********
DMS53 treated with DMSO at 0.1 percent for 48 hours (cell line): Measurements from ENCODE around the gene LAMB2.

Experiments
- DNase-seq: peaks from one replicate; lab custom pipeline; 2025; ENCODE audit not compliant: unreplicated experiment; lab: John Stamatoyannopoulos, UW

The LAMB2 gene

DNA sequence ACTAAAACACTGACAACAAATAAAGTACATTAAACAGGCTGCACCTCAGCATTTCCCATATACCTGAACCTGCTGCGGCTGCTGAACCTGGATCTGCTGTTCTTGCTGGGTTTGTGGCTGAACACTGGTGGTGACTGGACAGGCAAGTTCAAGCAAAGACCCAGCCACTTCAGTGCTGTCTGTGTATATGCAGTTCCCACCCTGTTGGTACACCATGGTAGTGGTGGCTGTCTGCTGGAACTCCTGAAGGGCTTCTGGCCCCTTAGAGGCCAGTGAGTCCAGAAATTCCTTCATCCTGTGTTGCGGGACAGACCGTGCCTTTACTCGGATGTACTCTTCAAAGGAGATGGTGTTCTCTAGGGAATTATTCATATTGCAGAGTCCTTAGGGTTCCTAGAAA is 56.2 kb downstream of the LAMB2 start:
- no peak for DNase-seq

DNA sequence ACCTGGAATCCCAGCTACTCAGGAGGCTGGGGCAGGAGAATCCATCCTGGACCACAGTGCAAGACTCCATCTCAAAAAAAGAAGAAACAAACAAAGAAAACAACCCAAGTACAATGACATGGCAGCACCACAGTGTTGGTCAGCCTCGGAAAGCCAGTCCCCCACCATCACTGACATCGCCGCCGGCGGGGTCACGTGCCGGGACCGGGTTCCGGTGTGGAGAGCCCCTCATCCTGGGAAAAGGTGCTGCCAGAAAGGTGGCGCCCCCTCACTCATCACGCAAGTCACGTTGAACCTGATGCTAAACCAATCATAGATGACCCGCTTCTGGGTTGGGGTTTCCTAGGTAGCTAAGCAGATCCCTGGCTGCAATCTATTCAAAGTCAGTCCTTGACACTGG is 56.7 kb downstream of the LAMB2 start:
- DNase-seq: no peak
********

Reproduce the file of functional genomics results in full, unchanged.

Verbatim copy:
DMS53 treated with DMSO at 0.1 percent for 48 hours (cell line): Measurements from ENCODE around the gene LAMB2.

Experiments
- DNase-seq: peaks from one replicate; lab custom pipeline; 2025; ENCODE audit not compliant: unreplicated experiment; lab: John Stamatoyannopoulos, UW

The LAMB2 gene

DNA sequence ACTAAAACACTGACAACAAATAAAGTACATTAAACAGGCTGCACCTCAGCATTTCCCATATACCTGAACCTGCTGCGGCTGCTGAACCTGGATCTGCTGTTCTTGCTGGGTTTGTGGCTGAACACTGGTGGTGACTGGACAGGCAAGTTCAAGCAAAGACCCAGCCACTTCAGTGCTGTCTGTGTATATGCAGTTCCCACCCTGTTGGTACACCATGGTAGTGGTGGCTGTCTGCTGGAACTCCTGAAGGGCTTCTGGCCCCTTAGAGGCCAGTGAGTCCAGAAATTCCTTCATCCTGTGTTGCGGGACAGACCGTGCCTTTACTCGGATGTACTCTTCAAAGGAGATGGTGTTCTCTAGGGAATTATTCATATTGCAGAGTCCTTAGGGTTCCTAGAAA is 56.2 kb downstream of the LAMB2 start:
- no peak for DNase-seq

DNA sequence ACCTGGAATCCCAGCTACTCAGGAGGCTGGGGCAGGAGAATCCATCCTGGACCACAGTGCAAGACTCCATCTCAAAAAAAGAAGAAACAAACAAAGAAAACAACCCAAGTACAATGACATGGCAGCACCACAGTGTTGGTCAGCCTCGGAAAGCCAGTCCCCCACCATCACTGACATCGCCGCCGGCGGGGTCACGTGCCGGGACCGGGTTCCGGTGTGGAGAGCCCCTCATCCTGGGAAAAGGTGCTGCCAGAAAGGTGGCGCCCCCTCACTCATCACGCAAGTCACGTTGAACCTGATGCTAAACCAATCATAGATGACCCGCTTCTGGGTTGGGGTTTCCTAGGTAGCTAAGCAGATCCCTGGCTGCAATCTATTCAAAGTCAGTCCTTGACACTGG is 56.7 kb downstream of the LAMB2 start:
- DNase-seq: no peak